Maker culture is rethinking the way kids and adults learn STEAM (science, technology, engineering, arts and math). Most nations feel the need for this new educational model, few companies are selling it, a large community is believing in it, but only few people are really designing it. Its approaches are applied worldwide by education innovators that inflect verbs such as learning by doing, learning by making, learning by fabricating, learning by coding and so on. In this realm, didactic resources transform into electronic kits, digital fabrication machines become the new blackboards, hardware boards are the new pencils.
From interaction design to fablabs and open source cultures, this session explores how and why another education is arising and why it is a good idea to combine design, technology and tinkering for innovating teaching and learning processes.
The masterclass introduces four cross-linked perspectives on the topic of the impact of the maker culture on education and the impact of a kind of education that is integrating maker principles, design, tinkering, technology, interdisciplinarity and technological innovation. The format will be a mix of presentations and discussions.
Researchers and creative practitioners focusing on maker practices are becoming increasingly sensitive to the effectiveness of the workshop format in collaborative practices, since most of the learning is not the result of instruction but rather of unhampered participation in meaningful settings. The claim “learn to teach, teach to learn” shows a fundamental part of the agenda of educators, artists, scientists and makers dealing with innovation and creativity since the production of new ideas, formats and items requires practitioners to get involved in a never-ending learning and feedback process within an environment that provides continuous validation. Using makerspaces in science museums as a case study, we will draft an arising scenario in which a new open educational system comes as a byproduct of a bottom-up prototype-to-product development process of lean startup, based on informal learning, maker culture, STEAM and critical making. And vice versa.
Practices related to open source hardware, open design and digital fabrication are having an impact on emerging design processes, which prospective designers should definitely be aware of. Those processes require the remix, the reshape and the subversion of classic design educational models: from the interaction design education to fablabs and makerspaces, the talk presents concepts such as sketching in hardware, design through computation and open documentation as key ingredients for learning how to design and prototype interactions in the current open making ecosystem.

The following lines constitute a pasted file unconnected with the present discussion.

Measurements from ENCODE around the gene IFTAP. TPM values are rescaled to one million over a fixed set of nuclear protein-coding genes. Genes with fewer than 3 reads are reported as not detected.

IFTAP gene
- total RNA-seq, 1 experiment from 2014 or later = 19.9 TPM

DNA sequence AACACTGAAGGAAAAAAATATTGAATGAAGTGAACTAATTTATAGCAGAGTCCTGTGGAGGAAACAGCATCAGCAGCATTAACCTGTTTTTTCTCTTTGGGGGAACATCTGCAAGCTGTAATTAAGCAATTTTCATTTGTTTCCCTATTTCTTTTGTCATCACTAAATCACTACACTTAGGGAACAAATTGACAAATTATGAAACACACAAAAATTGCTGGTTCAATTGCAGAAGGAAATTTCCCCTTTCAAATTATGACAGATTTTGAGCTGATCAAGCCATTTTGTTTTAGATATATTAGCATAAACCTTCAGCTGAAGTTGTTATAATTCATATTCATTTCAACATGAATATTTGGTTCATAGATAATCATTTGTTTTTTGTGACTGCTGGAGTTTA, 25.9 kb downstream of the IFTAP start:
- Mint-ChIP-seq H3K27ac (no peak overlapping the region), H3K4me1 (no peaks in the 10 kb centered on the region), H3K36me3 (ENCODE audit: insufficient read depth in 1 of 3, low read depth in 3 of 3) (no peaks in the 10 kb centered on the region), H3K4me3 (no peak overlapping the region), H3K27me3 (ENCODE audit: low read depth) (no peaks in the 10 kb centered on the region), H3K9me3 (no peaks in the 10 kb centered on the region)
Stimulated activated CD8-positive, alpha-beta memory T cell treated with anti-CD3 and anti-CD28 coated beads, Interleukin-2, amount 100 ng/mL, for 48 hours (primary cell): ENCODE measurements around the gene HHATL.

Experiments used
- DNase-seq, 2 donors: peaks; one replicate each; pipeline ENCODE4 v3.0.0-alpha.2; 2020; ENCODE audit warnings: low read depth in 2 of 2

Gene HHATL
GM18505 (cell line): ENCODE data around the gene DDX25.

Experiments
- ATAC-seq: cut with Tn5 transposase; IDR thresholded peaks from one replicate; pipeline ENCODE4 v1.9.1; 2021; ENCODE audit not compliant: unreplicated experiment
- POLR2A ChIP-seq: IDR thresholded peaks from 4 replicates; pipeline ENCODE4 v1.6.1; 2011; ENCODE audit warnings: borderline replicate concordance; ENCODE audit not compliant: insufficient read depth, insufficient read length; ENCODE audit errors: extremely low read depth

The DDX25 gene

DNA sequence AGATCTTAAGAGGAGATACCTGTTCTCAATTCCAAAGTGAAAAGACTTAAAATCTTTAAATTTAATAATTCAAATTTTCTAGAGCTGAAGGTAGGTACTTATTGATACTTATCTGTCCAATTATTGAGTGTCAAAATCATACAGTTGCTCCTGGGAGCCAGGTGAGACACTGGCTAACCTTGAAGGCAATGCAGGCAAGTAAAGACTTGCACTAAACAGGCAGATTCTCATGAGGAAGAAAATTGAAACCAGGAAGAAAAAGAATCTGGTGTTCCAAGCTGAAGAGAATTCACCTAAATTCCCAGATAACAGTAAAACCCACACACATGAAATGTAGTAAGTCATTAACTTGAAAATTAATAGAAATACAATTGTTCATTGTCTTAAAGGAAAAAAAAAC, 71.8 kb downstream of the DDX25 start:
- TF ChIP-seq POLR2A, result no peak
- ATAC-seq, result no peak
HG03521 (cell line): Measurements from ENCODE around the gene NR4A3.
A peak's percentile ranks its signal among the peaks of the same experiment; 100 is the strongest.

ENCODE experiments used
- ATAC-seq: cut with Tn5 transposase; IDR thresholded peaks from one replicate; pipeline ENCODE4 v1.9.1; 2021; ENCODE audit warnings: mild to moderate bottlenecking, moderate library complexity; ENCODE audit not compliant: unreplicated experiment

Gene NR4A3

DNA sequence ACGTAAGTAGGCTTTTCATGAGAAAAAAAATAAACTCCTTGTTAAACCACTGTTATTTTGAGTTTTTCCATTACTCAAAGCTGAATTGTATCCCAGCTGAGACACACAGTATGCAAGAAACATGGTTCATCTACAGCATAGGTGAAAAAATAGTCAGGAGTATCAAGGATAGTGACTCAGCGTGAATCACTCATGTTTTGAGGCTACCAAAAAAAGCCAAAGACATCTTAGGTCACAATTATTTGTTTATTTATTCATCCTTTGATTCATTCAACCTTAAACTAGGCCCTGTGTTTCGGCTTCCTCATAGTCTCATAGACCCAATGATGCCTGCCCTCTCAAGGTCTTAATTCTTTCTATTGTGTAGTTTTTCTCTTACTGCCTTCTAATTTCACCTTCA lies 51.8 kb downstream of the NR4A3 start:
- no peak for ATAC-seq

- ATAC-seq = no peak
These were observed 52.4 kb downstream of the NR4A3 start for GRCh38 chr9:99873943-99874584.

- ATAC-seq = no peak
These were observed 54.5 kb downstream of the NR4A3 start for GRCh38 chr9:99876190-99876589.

In the framework of a semester project, teams of students from EPFL (engineering, computer science, etc.), ecal (industrial and interaction design) and UNIL (business and information systems) develop a connected device from scratch and manufacture them in small batches between Lausanne, Hong Kong and Shenzhen. We reflect on how the maker culture has spread across the globe and how academic institutions can build on a shared ethos of open source hardware by integrating fast and real prototyping activities in their curriculum.
New meanings in design and accessible technologies are laying the foundations for radical new scenarios in education. This talk is a reflection on the impact of some of these trends, particularly open knowledge, hardware products and peer-to-peer technologies, together with examples of commercial companies and startups that are adopting new cultural meanings to impact their users and finally the market.